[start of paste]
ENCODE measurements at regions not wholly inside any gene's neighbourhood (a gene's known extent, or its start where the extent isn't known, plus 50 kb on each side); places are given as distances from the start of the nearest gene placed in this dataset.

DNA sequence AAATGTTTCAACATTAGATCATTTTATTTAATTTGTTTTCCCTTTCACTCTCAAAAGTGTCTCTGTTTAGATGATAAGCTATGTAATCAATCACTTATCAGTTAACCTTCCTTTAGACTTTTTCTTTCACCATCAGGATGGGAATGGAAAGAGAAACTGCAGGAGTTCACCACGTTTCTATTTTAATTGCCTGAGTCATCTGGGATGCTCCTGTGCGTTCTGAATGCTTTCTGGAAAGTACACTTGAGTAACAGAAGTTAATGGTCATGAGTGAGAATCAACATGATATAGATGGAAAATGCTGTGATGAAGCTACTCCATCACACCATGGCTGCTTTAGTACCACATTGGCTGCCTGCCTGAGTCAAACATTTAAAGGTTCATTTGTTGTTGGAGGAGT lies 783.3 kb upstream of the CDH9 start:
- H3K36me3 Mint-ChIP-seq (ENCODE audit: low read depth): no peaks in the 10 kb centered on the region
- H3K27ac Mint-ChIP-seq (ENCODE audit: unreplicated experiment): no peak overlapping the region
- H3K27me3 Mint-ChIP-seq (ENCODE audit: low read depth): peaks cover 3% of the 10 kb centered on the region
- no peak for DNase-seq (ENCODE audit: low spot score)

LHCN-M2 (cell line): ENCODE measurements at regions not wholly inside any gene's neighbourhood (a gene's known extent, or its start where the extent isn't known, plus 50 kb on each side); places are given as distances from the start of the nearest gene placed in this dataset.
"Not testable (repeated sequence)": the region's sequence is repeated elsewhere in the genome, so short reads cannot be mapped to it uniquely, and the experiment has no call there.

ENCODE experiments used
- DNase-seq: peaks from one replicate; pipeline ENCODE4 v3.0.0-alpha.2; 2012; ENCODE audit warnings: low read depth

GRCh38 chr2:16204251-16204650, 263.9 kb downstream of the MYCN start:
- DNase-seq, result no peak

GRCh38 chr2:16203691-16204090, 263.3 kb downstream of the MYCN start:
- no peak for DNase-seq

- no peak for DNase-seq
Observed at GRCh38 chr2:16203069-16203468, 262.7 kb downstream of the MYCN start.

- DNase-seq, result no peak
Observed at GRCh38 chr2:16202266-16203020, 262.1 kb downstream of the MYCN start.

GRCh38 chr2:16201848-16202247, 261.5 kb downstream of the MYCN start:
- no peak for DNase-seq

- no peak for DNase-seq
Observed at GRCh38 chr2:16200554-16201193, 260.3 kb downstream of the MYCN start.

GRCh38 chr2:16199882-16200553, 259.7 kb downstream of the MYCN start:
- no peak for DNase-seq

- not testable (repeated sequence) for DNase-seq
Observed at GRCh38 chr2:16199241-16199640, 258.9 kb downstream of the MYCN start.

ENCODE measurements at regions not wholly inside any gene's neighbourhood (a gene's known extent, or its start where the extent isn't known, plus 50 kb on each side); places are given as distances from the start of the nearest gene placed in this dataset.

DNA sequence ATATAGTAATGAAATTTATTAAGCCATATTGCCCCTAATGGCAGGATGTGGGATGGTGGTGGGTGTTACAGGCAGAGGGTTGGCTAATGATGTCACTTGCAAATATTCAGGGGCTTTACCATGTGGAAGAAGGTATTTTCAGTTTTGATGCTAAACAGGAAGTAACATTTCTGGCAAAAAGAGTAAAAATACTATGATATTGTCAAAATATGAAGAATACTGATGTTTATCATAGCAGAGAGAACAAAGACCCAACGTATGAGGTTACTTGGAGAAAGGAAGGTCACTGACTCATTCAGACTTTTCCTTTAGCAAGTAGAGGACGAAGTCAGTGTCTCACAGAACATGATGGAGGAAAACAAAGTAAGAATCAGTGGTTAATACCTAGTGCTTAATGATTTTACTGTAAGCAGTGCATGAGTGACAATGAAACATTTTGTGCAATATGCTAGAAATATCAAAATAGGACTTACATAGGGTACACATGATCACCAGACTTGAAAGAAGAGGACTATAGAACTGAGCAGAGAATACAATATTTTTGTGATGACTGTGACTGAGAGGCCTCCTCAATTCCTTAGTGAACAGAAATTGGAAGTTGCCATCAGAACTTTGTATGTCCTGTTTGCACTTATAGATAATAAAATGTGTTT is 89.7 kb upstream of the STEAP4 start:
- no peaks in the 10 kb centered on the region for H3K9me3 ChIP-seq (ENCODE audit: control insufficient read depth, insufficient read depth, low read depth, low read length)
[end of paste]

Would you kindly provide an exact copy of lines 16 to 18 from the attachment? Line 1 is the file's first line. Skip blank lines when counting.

Observed at GRCh38 chr2:16203069-16203468, 262.7 kb downstream of the MYCN start.

- DNase-seq, result no peak
Observed at GRCh38 chr2:16202266-16203020, 262.1 kb downstream of the MYCN start.